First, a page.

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>> President Trump digging in on the debate over Confederate statues on Thursday, calling them beautiful and siding with white nationalists who say they should not be taken down. His blast on Twitter adding more pressure for cities that worry their Civil War monuments could serve as a rallying point for violent protests.
I'm Andy Sullivan in Alexandria, Virginia, one of dozens of cities across the South that's trying to figure out what to do about their Confederate statues and monuments after last weekend's violence in Charlottesville, Virginia. Alexandria decided to remove this statue after a white supremacist killed nine black parishioners in a Charleston, South Carolina church two years ago.
But as you can see the statue is still here. Aside from the usual bureaucratic hurdles, city leaders now must grapple with the possibility of violent protests in their streets if they decide to move ahead. That's not stopping cities like Baltimore from taking action, but it does add a new element of risk into what is already a devisive question.
Now these cities also must consider whether to defy the President. Trump saying quote, sad to see the history and culture of our great country being ripped apart with the removal of our beautiful statues and monuments. Adding that quote, the beauty that is being taken out of our cities, towns and parks will be greatly missed and never able to be comparably replaced.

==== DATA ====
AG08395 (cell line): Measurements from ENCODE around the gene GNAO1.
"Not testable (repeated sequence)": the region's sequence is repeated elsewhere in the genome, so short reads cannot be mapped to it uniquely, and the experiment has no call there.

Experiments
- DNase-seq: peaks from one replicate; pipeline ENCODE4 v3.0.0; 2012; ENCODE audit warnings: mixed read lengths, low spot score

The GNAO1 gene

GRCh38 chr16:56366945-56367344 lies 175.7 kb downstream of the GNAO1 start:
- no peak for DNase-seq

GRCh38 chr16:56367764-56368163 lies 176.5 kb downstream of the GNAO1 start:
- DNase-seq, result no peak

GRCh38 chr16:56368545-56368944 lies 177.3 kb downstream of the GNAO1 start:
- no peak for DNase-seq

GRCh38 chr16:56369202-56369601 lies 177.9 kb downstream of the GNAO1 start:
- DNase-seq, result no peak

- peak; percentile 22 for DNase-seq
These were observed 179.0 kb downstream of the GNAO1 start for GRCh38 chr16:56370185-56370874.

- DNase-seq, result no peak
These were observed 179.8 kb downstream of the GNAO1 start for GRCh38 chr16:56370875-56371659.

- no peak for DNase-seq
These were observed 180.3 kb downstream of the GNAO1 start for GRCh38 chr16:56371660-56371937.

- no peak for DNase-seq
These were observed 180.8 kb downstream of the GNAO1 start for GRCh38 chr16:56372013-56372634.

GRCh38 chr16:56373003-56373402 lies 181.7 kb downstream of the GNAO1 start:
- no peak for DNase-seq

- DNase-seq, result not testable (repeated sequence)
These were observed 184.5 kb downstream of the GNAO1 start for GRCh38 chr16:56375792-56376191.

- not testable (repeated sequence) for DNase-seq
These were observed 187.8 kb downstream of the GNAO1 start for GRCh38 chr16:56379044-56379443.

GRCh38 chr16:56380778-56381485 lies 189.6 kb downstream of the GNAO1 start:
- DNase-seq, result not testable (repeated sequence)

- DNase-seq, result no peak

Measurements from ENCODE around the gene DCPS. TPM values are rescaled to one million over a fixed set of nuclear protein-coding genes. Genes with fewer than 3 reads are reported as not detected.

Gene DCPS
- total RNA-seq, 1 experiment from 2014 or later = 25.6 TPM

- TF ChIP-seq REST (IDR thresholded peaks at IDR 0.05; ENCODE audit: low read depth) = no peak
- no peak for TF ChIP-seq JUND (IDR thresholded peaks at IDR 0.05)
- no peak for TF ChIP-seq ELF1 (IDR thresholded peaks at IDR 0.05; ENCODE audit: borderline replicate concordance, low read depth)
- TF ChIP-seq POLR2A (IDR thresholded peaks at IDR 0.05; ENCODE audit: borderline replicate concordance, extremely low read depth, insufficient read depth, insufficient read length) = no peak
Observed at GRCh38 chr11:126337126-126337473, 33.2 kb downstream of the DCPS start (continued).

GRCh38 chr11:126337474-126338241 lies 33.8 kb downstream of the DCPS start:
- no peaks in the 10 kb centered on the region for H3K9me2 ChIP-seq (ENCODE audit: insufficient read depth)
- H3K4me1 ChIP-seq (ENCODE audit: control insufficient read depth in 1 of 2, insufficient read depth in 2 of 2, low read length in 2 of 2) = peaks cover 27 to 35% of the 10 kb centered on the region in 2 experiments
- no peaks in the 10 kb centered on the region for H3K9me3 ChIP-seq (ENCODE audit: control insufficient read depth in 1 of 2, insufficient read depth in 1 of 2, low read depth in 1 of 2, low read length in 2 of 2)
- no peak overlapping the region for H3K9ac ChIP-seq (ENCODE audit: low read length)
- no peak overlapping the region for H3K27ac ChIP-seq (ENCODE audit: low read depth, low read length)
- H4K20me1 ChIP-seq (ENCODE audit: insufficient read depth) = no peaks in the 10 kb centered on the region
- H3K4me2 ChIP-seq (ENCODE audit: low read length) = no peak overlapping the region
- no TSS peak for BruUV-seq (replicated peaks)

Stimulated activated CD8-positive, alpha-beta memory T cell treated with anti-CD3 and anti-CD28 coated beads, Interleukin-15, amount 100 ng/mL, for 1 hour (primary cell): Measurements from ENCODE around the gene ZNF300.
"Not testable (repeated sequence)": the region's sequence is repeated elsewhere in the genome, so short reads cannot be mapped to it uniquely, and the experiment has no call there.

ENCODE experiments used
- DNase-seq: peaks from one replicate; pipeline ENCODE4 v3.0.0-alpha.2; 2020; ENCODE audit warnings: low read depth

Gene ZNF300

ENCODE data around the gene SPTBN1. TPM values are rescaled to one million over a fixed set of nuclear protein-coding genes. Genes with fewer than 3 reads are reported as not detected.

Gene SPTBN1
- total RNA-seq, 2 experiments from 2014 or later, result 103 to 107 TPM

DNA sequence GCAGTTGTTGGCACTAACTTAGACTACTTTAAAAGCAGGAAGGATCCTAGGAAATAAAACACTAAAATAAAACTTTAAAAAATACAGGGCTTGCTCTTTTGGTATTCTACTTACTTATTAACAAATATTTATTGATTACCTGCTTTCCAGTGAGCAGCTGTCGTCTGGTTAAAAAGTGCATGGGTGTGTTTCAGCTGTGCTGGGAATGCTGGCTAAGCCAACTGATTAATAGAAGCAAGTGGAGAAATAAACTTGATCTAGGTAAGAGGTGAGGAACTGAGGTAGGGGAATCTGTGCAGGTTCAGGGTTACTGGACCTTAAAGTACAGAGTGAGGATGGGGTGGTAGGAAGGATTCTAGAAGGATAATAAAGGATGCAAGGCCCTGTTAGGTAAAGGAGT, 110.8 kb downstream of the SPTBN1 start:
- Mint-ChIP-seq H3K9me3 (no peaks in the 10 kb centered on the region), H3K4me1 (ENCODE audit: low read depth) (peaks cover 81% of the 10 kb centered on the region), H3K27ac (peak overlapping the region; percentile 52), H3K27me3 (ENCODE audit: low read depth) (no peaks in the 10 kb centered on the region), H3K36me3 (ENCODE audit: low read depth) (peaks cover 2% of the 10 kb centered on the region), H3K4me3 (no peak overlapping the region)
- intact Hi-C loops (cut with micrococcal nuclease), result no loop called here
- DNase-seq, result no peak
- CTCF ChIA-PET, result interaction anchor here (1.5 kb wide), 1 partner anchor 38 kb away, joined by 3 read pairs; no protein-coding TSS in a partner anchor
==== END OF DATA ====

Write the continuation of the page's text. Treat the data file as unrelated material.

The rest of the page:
ose sentiments shared by white supremacists who last weekend protested Charlottesville's plans to remove a statue of Confederate General Robert E Lee. Spurring violence that killed Heather Heyer and injured dozens. Extremist leaders now planning rallies in Boston, San Francisco and Lexington, Kentucky. City officials worried they could spark more violence, the protests ratcheting up a debate about whether the roughly 700 Confederate statues across the country are an important part of history or a glorification of racism.
Trump's comment sure to capture the attention of cities like Dallas and Atlanta that are considering removal, as well as places like Alexandria, that have decided to take down their statues, but haven't taken action yet. Alexandria is just a few miles from Washington, and it's also the home of Richard Spencer, a prominent white supremacist who was in Charlottesville last weekend, and remains unbowed in the wake of the violence.
But there's another hurdle as well, city leaders need the approval of the Republican-controlled state legislature, before they can move the statue to a history museum and rename near Jefferson Davis Highway. So the statue remains in place for now.